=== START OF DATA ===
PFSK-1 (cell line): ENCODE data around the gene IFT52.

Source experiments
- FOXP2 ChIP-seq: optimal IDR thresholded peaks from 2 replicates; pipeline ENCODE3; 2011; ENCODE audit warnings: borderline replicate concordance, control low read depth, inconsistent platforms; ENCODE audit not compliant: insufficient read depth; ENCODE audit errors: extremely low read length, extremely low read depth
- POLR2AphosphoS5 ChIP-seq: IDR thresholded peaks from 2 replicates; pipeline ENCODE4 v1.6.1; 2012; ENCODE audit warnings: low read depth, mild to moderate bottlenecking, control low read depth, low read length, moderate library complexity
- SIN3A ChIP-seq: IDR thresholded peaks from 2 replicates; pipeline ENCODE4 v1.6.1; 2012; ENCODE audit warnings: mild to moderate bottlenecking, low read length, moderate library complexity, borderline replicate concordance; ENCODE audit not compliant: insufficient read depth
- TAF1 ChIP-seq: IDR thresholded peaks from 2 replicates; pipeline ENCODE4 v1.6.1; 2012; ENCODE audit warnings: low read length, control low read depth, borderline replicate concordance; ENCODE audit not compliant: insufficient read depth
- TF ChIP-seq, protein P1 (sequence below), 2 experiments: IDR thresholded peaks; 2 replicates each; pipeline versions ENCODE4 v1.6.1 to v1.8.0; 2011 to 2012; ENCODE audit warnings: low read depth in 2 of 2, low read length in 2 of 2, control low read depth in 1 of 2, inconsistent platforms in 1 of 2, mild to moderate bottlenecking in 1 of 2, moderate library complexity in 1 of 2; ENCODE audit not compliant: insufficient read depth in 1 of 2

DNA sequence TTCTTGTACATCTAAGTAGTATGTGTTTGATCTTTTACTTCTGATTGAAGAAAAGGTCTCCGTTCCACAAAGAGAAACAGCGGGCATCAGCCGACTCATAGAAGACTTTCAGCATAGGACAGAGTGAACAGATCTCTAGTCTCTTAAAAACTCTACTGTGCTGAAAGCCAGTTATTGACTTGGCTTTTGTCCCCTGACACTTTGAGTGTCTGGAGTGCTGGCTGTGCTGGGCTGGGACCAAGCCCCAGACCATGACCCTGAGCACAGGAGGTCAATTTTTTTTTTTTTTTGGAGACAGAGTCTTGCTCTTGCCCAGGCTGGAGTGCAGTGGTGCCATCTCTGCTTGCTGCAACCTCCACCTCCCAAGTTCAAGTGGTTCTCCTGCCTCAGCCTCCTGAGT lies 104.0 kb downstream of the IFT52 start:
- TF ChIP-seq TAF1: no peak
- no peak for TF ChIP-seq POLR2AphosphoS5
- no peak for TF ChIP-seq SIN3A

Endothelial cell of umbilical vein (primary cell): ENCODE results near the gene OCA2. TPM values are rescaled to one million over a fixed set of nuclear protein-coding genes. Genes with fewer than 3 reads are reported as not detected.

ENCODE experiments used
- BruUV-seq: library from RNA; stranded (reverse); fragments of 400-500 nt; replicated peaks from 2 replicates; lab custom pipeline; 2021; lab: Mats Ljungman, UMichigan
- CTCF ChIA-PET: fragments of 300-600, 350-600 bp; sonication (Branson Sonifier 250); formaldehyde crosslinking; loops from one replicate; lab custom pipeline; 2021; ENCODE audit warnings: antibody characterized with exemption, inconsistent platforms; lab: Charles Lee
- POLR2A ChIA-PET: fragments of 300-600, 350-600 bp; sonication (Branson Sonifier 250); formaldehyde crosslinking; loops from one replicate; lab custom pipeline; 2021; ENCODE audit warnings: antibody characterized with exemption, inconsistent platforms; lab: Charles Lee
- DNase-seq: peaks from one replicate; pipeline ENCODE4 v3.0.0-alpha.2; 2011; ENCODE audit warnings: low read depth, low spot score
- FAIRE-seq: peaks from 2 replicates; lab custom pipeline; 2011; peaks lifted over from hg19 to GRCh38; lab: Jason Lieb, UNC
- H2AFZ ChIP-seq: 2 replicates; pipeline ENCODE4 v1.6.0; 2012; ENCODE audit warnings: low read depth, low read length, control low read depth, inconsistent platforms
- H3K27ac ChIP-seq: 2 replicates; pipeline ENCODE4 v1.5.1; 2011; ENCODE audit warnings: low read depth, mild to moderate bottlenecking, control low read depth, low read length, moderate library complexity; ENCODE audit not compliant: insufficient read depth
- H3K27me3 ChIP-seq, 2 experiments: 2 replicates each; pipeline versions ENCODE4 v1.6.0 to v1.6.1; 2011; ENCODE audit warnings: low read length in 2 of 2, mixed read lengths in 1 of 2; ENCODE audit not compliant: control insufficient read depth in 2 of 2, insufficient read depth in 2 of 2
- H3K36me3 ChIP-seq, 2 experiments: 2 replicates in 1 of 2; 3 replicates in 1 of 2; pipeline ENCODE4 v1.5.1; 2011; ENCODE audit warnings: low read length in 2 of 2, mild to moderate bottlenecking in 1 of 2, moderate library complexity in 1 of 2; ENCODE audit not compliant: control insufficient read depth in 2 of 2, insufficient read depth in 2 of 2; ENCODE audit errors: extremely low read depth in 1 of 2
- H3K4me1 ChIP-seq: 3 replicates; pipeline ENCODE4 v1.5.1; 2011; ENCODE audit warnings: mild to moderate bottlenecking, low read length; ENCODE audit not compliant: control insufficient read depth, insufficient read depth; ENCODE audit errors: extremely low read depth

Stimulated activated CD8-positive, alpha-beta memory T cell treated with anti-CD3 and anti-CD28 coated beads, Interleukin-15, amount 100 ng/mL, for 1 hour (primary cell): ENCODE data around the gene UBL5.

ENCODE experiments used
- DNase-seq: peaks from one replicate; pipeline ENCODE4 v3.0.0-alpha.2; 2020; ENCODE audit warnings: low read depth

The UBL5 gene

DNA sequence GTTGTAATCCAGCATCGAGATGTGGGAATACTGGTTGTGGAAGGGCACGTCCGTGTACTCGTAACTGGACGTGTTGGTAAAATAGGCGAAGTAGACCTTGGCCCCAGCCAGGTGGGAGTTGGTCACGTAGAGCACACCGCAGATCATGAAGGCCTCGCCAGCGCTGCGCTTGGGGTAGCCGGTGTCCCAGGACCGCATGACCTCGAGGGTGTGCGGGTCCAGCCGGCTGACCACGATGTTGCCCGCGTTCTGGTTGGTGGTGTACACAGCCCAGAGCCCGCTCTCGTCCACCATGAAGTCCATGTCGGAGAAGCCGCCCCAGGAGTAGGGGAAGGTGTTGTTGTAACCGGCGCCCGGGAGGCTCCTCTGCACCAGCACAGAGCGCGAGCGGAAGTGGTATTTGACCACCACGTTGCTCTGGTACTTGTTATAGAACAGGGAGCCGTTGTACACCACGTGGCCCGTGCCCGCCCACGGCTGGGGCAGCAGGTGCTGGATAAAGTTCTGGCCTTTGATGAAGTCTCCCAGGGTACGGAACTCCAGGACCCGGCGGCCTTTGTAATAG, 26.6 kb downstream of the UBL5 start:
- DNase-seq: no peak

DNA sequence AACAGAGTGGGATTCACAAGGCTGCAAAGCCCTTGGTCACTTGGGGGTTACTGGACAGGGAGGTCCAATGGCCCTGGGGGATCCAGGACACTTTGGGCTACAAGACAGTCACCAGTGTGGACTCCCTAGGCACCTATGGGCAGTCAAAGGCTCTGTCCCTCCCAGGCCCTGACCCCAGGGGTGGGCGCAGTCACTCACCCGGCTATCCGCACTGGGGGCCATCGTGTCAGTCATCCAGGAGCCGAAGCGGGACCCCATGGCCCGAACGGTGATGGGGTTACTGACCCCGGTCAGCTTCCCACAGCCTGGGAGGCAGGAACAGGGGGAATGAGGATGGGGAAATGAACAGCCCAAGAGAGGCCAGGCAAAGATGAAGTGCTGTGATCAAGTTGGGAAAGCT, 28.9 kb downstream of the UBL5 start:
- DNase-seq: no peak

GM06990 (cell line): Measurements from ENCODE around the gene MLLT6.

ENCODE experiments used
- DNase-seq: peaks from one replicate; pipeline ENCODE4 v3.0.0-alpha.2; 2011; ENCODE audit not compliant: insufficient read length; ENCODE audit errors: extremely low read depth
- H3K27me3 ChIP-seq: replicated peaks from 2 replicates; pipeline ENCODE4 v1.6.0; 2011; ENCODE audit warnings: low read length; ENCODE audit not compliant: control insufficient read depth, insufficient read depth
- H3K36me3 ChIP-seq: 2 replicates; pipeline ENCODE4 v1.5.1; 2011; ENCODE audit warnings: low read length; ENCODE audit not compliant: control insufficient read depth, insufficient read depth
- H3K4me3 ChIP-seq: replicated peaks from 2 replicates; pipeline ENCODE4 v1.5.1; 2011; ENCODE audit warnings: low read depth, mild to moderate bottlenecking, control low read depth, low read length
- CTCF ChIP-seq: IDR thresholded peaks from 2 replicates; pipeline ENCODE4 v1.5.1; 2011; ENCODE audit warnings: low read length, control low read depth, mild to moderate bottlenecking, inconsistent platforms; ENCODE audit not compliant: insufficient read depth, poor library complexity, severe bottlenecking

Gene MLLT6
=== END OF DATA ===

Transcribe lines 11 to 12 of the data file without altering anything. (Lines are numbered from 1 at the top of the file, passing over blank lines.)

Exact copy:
- no peak for TF ChIP-seq SIN3A

Endothelial cell of umbilical vein (primary cell): ENCODE results near the gene OCA2. TPM values are rescaled to one million over a fixed set of nuclear protein-coding genes. Genes with fewer than 3 reads are reported as not detected.